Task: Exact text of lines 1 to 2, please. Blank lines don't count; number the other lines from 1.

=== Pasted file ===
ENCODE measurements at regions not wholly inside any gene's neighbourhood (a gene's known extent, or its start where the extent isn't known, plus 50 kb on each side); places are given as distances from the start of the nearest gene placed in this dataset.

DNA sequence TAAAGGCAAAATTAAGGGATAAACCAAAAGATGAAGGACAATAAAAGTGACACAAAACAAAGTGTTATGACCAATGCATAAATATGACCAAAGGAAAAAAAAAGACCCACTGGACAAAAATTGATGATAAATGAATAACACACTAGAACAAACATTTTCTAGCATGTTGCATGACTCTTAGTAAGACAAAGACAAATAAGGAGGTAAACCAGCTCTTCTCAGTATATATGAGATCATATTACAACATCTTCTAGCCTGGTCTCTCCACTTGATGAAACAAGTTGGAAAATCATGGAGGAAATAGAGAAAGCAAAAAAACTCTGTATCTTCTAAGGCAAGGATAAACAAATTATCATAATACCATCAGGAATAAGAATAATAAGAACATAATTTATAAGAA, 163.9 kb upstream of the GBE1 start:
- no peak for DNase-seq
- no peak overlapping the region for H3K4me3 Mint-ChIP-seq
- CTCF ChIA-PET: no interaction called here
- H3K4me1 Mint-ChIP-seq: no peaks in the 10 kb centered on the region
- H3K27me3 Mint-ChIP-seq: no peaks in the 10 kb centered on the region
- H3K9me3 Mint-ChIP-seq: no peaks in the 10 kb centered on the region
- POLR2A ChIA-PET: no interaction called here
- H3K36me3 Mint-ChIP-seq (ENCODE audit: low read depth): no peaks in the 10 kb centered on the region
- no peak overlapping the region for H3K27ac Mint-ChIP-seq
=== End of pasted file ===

ENCODE measurements at regions not wholly inside any gene's neighbourhood (a gene's known extent, or its start where the extent isn't known, plus 50 kb on each side); places are given as distances from the start of the nearest gene placed in this dataset.

DNA sequence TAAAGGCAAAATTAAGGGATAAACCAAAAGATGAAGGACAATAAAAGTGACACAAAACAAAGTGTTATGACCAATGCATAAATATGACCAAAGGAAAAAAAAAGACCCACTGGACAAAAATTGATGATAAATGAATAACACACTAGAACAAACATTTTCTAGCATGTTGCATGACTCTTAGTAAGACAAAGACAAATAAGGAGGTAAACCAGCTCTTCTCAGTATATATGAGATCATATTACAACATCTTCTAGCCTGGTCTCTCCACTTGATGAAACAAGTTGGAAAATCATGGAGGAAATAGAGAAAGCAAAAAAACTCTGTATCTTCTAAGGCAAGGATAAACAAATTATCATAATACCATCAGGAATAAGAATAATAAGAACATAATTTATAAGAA, 163.9 kb upstream of the GBE1 start: